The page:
Skip to main content

Full text of "NightRider"

See other formats

though he knew that work waited for him at his office, that
obligations were, one after another, slipping past the promised
date of fulfilment, he could not bring himself to go to town,
to meet the men whom he had seen commonly and pleasantly,
to say the things which he had so often said before, to sit at
the desk where he had sat. He only went in when the pres-
sure of business was so great that it could not be ignored, or
when the girl who worked for him telephoned to remind him
of an appointment of special importance.

The strange thing—and the strangeness of it grew upon
him day after day—was that he was almost glad for May's
absence. He had been almost glad that morning after the
death of Trevelyan, when he woke up, in the full light of day,
to find the house empty except for the negro cook, who silently
set the food before him and watched him with a furtive and
insolent curiosity. He had waked on the couch in the living-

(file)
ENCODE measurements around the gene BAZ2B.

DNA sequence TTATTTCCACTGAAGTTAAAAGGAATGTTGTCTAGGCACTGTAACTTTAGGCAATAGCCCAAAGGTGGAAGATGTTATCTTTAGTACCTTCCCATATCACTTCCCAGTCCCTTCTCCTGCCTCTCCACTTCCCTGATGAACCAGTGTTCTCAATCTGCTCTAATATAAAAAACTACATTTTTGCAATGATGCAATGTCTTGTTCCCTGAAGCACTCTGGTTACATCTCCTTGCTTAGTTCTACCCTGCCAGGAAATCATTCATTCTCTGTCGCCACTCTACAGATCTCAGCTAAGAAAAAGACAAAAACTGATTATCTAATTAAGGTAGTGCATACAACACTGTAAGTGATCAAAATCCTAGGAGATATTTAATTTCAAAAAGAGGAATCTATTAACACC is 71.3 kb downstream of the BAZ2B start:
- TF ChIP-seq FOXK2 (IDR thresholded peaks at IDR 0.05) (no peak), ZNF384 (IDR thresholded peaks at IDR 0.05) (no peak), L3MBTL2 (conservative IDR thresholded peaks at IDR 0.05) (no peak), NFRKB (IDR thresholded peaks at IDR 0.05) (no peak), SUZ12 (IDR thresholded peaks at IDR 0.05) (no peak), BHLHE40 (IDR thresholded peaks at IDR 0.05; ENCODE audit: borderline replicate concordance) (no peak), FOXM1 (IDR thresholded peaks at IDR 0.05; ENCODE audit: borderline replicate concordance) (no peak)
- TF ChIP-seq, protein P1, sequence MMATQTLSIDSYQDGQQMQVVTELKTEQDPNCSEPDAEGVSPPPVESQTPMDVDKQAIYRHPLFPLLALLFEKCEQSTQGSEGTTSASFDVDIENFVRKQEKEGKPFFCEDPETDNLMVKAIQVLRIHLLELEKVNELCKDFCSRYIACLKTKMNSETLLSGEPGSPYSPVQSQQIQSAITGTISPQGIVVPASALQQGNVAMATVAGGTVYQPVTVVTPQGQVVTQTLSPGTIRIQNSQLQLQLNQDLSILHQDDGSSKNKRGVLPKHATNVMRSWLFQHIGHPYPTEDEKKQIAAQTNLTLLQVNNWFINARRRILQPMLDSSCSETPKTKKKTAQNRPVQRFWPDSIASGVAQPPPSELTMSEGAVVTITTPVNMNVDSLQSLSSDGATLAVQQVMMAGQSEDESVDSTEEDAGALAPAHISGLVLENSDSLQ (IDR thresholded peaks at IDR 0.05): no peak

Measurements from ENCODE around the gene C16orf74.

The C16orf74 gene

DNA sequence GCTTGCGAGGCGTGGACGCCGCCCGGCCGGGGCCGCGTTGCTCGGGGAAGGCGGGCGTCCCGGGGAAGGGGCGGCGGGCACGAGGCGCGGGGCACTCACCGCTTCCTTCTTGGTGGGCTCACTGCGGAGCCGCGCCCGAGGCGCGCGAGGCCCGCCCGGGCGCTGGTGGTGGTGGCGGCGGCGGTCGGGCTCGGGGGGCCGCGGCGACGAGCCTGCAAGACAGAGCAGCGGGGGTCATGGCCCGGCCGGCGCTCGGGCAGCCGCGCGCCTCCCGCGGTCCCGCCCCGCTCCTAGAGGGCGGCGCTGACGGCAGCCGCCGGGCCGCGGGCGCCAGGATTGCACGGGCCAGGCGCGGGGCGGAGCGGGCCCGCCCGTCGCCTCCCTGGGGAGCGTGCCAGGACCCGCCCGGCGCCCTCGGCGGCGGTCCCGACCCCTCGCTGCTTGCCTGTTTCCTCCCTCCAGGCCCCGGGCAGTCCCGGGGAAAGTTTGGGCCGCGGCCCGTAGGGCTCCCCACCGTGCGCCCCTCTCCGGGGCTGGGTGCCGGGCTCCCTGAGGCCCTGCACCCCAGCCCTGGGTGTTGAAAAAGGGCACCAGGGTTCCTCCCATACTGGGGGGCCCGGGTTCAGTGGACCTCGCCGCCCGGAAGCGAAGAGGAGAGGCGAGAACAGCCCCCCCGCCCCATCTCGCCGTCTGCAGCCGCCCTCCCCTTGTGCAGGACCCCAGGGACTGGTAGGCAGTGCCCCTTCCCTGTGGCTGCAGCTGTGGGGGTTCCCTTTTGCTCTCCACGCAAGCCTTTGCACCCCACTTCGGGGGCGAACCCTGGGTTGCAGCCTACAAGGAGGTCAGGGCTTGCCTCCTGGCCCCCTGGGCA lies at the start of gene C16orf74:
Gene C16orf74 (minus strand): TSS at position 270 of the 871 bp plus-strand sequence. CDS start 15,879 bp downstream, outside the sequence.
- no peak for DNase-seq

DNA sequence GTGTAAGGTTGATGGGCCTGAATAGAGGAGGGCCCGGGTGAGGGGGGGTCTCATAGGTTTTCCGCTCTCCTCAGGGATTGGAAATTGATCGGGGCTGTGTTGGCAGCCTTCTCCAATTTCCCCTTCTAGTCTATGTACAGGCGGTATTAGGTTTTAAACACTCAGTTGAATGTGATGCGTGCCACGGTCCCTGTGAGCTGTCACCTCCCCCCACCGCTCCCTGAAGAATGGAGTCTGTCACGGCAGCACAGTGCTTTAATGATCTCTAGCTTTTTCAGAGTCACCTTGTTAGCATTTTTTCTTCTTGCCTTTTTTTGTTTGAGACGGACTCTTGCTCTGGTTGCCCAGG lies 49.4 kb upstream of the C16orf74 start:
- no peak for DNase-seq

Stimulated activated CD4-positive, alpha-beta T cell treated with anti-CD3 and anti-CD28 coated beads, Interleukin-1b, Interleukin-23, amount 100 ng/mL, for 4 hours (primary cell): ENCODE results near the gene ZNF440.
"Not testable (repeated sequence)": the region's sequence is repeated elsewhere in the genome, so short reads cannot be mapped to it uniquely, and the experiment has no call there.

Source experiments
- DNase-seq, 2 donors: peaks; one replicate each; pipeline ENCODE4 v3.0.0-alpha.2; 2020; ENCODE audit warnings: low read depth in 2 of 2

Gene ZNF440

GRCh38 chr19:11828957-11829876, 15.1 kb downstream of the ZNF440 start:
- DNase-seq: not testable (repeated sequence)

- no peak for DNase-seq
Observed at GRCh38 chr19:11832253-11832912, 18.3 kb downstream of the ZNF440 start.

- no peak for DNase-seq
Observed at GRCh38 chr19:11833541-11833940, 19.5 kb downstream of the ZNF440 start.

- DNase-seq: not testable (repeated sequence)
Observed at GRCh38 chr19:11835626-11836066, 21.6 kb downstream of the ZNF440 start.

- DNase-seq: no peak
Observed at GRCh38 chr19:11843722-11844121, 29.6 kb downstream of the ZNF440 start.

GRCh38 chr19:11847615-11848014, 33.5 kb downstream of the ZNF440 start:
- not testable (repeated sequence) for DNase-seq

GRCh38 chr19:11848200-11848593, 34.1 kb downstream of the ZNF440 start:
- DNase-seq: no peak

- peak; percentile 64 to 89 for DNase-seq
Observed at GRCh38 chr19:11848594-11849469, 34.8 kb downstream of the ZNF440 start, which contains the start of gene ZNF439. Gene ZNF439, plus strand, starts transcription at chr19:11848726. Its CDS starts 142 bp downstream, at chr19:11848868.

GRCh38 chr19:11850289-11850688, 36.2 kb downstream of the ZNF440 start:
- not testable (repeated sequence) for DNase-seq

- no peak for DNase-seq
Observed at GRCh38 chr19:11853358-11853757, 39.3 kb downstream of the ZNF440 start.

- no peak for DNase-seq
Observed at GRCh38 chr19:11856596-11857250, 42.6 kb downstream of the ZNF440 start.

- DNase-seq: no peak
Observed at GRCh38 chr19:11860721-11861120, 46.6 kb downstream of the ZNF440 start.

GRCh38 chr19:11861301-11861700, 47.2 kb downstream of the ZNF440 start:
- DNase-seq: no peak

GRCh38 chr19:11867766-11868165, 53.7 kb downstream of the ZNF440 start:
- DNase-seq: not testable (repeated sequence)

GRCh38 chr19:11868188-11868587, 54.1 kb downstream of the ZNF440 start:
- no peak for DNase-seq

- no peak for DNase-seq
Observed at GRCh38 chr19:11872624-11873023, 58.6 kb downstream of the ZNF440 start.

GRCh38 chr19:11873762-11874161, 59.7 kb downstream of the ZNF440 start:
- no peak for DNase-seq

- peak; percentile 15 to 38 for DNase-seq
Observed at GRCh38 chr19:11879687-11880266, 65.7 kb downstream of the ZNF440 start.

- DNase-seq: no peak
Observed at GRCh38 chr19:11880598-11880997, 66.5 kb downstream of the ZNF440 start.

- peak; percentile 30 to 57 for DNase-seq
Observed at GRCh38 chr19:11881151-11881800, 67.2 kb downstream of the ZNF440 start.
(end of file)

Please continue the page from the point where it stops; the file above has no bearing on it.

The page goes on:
room and had stared at the ceiling while the feelings of un-
ease, loss, and isolation that filled him, achieved in memory,
as a saturated solution settles out its characteristic crystals, the
precise structure of fact and chronology.

He was stiff and cramped from lying on the couch, and his
mouth dry as though from drinking. He rose slowly from
the couch and walked, with an almost experimental motion,
across the carpet to the front windows. There, he flung back
the curtains and let the full brilliance of the sunlight strike
into the room. That light, falling across the window-sill and
spreading over the carpet at his feet to illuminate the marks
worn by long and familiar use, seemed almost to deny his
recollections. The carpet was prevailingly blue, a dull blue,
with a large design of flowers, blue too. But it was so worn
and faded that for large tracts the design was lost. At his feet
Mr, Munn could see the coarse, brownish cords of the founda-
tion fabric, for the nap at that spot had been trodden almost
entirely away. Morning and evening, people had stood here
to adjust the curtains, or, alone in the room, to stare for a
moment out across the yard and beyond the maple trees to
the pasture. Fleetingly, Mr. Munn thought of those pecf1^